At a recent meeting of the Aberdeen NLP/NLG group, I made what I thought was an obvious statement, namely that if we build an NLG system by learning from human-written example texts, we want these texts to be high-quality texts which are accurate, readable, and effective. In other words, we want high-quality training data.
Well, I thought this statement was obvious, but the reaction of some of the PhD students showed that it clearly was not. The students all realised that quantity mattered, and more training data was better than less data. But many of them had never thought about quality or even realised that this was an issue. After all, if we want to teach a computer to write like a person, then we want lots of examples of how people write, and it may not make much sense to categorise individual examples as “good” or “bad”. I also noticed that there didnt seem to be any mention of data quality issues in a book on deep learning which we have been collectively discussing.
The underlying problem is that the usual objective of NLG is not to produce texts which look like they were written by a human writer, but rather to produce texts that are helpful to human readers. And of course we know that some human-written texts are much better than others, in terms of readability, accuracy, effectiveness, reader-satisfaction, recall, etc. So if we want to build an NLG system which produces texts that are effective for human readers, then we should train it on a corpus of such texts. Which means that we should filter out human-written texts which are confusing, misleading, or otherwise not useful.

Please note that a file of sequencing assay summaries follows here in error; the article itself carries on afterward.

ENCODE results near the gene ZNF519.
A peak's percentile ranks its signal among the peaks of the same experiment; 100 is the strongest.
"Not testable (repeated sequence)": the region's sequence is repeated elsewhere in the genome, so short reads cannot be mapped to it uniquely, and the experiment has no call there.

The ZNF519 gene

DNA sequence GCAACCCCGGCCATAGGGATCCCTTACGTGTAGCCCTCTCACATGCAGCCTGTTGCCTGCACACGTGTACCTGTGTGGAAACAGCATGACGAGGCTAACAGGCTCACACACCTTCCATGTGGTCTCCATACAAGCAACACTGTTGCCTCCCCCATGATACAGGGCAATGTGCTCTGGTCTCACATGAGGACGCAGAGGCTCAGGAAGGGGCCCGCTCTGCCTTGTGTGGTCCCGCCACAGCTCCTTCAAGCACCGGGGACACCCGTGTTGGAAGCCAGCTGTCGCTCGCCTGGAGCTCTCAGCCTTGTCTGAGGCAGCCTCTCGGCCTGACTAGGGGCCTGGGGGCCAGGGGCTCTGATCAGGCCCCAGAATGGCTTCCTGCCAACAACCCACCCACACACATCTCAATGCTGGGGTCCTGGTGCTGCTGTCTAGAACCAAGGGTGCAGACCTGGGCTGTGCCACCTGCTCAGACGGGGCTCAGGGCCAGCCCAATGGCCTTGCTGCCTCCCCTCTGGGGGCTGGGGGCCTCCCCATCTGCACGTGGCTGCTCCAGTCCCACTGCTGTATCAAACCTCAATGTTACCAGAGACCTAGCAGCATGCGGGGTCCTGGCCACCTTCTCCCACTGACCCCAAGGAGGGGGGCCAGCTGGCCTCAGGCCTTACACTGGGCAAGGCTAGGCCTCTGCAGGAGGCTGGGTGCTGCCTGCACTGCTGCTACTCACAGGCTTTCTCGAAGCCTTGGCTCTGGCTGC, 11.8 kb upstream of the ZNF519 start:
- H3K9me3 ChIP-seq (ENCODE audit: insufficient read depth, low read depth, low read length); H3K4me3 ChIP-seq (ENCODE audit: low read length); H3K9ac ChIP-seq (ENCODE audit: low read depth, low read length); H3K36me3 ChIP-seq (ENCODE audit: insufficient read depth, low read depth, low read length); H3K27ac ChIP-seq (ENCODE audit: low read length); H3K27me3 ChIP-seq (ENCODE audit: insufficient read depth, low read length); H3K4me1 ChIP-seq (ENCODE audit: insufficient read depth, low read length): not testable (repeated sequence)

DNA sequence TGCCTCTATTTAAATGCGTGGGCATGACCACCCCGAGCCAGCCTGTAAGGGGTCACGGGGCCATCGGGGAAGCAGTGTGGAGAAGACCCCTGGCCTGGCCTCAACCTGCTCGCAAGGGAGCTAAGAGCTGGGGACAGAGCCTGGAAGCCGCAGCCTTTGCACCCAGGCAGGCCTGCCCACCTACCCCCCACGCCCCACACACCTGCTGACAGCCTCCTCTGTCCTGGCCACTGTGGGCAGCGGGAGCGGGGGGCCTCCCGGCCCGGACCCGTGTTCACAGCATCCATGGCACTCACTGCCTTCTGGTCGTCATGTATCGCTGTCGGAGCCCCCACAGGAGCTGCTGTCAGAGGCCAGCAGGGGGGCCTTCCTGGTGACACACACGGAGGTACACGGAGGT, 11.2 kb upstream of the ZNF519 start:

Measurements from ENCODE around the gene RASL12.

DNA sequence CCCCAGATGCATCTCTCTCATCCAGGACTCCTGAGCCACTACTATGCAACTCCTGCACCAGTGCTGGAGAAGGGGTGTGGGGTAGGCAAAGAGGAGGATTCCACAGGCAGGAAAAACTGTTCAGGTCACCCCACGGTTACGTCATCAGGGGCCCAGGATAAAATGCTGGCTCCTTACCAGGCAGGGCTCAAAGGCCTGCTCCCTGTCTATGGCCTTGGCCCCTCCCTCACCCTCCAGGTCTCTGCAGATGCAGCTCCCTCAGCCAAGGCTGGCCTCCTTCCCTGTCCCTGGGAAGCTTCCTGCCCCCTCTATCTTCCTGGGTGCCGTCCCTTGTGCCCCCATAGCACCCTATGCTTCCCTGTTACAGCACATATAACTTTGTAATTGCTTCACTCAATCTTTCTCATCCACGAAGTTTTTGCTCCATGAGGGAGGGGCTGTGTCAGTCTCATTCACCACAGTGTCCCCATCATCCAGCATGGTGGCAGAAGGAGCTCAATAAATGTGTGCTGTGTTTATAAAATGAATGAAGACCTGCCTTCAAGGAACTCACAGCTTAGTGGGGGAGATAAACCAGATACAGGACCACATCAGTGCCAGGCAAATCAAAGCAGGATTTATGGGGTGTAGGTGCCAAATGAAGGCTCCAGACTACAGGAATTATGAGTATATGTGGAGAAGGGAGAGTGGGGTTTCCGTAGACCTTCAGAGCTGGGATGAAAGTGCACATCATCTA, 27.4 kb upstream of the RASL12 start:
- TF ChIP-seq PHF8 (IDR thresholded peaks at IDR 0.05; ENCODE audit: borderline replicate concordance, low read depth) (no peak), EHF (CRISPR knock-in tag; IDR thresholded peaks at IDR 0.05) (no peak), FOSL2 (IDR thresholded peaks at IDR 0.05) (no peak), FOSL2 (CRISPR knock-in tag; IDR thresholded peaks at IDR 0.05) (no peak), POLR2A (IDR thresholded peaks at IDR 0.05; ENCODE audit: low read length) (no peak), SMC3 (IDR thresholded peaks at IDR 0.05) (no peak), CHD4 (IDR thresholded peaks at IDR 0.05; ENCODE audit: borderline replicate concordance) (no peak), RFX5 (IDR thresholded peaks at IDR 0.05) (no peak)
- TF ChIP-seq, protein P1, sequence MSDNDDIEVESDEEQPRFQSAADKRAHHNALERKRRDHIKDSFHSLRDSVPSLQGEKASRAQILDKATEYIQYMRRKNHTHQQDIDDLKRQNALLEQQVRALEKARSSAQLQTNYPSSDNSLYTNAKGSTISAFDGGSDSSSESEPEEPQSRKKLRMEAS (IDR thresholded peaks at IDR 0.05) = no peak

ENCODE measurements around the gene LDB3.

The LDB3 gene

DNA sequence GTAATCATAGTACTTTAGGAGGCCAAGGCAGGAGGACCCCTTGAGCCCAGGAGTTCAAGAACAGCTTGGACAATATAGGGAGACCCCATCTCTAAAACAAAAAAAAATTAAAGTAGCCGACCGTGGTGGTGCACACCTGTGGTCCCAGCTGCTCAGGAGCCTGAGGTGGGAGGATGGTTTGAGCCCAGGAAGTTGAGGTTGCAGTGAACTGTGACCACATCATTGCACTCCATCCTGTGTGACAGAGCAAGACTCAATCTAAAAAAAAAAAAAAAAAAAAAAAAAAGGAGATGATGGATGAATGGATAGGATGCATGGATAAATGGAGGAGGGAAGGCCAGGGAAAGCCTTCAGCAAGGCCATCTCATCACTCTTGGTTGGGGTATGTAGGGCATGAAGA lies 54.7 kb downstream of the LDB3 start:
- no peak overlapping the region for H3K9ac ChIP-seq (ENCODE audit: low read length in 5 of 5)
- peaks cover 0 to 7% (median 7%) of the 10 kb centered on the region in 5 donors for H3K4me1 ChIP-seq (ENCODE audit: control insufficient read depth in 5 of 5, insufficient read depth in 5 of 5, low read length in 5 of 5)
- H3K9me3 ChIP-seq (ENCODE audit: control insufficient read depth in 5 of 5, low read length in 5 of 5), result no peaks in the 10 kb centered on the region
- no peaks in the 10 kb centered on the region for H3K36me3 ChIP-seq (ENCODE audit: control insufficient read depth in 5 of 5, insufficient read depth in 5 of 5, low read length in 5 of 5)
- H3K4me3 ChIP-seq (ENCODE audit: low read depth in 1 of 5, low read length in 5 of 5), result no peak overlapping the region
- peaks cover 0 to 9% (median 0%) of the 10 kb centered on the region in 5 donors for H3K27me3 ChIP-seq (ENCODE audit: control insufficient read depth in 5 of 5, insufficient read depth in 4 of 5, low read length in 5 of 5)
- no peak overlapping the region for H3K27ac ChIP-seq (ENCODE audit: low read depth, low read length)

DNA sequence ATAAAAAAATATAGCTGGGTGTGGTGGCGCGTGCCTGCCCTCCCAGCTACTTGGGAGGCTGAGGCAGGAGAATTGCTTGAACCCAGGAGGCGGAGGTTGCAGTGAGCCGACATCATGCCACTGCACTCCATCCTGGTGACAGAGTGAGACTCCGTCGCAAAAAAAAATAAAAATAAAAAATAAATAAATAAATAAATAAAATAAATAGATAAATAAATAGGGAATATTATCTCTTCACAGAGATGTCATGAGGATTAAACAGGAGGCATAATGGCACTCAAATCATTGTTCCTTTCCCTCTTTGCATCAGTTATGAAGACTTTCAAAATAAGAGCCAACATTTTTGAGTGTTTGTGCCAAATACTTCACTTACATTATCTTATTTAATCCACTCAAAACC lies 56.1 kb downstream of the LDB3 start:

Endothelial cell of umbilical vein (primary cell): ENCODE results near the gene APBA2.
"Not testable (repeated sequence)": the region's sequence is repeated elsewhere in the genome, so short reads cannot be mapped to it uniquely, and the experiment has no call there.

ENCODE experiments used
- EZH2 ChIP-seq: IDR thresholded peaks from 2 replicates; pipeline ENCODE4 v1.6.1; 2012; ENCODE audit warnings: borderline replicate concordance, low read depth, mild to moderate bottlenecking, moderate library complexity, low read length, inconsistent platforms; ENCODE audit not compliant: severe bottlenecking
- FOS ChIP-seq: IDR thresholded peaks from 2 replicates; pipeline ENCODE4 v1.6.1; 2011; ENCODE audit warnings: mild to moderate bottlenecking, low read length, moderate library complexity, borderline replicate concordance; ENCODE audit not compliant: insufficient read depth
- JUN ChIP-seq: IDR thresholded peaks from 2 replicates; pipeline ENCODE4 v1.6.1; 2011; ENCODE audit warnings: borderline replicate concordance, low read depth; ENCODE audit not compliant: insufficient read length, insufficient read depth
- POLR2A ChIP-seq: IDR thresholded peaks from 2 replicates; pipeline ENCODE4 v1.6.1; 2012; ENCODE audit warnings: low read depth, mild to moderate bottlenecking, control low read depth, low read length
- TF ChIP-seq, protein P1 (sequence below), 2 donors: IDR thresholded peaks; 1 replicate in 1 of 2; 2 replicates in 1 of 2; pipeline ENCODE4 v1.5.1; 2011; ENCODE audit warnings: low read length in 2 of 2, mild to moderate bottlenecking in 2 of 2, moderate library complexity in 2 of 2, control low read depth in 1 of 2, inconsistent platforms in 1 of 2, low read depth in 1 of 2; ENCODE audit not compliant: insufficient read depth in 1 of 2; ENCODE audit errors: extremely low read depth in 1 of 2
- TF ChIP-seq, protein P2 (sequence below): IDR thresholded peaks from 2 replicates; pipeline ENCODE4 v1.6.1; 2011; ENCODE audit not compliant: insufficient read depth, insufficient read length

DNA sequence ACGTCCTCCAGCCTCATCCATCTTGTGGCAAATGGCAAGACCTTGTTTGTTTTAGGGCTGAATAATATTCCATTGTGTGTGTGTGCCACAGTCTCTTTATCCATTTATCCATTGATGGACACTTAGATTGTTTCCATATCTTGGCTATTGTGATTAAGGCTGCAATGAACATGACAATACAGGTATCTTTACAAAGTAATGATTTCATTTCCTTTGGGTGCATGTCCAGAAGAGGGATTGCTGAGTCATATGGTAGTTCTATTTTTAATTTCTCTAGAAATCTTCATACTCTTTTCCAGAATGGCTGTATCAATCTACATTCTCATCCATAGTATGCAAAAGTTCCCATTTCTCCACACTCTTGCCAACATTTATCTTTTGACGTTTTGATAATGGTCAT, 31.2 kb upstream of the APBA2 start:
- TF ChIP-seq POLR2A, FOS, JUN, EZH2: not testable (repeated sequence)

Individually testing corpus texts for readability, etc, is a lot of work, but we can go a long way by just identifying individual authors who are good writers. Some people write a lot better than others, so if we restrict our training corpus to texts from these good writers, we’ll probably have pretty good quality training data.
An argument could be made that a lot of mixed-quality training texts may be more useful than a smaller amount of high-quality training texts. I am willing to believe this in principle, but I need to see evidence that systems built from a lot of mixed-quality corpora texts are better than systems built from a smaller amount of high-quality corpus texts. And this evidence needs to be based on reader assessment of quality; ie not BLEU or other metrics that assess similarity to human writers!
Anyways, I think we can deal with data quality issues, but we need to first acknowledge that it is something we need to think about. The lack of awareness of data quality, in the deep learning textbook as well as amongst the PhD students, is worrying.